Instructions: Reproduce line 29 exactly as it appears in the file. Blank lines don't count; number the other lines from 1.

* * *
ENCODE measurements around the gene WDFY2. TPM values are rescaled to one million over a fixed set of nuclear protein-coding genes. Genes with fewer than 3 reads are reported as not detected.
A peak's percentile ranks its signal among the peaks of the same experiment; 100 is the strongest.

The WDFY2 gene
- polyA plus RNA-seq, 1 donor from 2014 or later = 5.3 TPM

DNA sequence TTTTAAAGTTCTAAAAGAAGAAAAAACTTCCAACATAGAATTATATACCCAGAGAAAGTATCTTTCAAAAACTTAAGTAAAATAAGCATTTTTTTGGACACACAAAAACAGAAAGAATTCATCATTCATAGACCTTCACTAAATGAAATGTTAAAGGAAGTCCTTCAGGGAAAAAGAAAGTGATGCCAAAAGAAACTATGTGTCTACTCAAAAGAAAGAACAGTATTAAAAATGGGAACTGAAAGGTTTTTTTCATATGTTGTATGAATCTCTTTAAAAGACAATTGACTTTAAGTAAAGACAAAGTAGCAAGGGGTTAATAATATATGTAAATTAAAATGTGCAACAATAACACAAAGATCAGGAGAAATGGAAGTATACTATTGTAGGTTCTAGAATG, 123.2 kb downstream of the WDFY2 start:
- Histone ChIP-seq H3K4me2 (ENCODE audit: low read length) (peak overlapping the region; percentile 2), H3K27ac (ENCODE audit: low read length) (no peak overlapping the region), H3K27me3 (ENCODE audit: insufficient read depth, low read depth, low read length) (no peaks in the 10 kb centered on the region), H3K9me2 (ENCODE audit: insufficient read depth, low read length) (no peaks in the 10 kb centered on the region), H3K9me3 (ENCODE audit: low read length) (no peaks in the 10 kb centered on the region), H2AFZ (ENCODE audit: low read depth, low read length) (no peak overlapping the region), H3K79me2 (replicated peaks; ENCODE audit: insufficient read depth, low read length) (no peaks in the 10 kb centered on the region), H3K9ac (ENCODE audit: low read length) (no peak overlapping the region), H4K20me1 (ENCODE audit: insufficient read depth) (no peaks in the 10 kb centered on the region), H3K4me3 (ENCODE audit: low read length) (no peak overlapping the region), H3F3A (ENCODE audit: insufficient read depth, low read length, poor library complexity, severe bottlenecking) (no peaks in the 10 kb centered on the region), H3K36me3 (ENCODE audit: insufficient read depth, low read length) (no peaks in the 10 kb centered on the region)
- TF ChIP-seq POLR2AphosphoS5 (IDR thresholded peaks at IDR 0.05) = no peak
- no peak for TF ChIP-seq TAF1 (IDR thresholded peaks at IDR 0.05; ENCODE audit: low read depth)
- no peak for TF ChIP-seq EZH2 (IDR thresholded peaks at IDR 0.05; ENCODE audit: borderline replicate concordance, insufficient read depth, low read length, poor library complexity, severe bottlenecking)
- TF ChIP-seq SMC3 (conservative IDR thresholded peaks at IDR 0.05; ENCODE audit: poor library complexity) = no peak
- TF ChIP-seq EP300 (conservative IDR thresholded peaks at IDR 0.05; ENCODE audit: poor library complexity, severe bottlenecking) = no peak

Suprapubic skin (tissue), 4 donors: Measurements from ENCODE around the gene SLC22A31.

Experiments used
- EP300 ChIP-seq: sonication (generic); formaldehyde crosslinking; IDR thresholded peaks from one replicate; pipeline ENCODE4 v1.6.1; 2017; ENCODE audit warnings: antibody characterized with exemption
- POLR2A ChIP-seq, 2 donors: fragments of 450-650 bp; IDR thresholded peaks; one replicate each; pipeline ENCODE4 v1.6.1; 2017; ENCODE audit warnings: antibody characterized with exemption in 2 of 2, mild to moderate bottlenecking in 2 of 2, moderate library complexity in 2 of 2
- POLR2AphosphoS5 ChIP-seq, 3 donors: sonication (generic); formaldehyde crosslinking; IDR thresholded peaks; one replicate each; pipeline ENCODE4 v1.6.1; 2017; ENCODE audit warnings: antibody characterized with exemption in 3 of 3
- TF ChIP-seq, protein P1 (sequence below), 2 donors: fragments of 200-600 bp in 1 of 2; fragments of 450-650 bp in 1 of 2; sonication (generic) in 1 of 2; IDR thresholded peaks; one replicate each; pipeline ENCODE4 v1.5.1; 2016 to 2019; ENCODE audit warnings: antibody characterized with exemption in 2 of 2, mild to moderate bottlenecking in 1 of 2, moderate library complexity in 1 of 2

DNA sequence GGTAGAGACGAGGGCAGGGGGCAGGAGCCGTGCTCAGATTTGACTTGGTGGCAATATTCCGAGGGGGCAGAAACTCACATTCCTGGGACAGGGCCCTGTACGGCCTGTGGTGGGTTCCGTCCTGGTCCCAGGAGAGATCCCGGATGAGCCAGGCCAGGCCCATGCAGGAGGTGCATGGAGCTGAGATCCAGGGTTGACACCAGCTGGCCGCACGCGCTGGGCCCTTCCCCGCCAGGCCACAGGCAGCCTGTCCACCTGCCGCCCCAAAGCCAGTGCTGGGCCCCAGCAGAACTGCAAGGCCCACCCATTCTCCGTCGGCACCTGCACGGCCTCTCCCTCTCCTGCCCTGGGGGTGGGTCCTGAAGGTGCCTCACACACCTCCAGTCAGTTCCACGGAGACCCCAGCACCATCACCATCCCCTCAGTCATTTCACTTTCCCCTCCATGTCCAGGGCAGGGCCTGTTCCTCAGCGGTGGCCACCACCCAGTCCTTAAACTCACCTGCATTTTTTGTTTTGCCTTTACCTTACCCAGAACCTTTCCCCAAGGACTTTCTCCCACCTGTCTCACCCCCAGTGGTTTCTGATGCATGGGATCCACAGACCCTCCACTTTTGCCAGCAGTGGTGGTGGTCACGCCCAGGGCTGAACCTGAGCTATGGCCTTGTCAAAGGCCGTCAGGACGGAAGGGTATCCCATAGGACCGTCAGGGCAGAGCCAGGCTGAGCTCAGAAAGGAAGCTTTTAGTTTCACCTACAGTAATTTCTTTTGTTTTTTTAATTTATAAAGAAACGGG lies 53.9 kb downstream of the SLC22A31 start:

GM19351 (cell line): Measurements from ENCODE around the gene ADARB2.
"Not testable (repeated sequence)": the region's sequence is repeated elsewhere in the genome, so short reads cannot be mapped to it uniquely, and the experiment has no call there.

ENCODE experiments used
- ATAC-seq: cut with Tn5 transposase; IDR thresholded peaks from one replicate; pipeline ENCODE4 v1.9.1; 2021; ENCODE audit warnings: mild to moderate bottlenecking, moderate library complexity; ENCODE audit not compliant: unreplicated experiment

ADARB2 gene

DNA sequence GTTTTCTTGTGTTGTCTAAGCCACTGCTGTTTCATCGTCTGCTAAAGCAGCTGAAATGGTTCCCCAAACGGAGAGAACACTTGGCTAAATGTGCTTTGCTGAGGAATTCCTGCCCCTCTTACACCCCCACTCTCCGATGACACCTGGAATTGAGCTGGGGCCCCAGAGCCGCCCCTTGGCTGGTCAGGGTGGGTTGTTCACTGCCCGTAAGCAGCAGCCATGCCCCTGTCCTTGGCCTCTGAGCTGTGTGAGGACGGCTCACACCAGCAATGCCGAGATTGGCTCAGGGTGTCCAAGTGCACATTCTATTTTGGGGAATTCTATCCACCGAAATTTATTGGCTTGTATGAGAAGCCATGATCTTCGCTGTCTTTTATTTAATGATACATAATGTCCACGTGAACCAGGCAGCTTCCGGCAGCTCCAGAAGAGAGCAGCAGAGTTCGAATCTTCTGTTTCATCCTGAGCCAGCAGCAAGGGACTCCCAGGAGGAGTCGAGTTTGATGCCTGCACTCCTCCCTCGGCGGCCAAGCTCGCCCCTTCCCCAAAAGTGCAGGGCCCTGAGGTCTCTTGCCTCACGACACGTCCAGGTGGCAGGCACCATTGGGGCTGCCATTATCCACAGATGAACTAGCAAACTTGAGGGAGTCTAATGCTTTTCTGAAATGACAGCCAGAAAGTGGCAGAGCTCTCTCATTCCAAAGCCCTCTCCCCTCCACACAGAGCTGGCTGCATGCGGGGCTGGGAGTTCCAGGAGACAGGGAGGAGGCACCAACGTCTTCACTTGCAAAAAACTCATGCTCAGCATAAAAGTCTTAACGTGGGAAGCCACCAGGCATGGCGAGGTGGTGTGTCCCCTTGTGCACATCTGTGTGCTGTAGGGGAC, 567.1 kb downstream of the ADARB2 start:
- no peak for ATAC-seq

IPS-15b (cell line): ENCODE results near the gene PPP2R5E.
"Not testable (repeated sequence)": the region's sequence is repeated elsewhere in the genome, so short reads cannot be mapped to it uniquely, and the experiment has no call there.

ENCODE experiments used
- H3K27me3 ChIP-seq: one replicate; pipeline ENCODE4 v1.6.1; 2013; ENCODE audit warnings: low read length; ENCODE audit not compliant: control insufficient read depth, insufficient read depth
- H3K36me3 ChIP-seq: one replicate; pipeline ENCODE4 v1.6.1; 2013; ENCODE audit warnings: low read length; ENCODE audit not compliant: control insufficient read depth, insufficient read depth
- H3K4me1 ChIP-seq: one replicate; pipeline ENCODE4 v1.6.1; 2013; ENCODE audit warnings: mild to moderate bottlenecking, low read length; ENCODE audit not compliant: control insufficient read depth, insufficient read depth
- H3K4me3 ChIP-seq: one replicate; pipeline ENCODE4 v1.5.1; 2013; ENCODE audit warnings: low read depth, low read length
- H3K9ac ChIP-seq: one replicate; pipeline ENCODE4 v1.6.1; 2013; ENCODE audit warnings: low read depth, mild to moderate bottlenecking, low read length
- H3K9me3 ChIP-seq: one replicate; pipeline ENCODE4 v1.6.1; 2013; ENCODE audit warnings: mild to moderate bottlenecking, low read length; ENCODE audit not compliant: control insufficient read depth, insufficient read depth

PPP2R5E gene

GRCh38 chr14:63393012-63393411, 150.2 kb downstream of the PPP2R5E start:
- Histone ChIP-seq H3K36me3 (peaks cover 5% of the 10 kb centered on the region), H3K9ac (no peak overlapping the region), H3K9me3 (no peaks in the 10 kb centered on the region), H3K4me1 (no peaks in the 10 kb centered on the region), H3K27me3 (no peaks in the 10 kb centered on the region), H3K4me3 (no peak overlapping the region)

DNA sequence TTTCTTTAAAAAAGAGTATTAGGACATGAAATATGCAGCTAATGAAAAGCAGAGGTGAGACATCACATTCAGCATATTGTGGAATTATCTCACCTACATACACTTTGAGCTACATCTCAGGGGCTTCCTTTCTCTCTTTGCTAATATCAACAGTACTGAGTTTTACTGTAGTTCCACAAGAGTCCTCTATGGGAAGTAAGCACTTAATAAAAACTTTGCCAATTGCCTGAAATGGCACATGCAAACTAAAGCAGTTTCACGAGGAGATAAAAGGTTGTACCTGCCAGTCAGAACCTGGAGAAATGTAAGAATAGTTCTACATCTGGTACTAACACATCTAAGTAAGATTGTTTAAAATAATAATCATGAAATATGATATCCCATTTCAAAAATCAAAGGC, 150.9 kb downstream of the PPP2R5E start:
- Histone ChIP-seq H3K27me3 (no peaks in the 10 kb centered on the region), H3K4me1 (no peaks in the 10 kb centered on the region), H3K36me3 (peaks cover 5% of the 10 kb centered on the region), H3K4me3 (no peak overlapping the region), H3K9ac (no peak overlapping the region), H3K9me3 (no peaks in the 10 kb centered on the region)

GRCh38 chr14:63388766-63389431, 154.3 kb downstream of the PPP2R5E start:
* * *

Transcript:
- H3K27me3 ChIP-seq: one replicate; pipeline ENCODE4 v1.6.1; 2013; ENCODE audit warnings: low read length; ENCODE audit not compliant: control insufficient read depth, insufficient read depth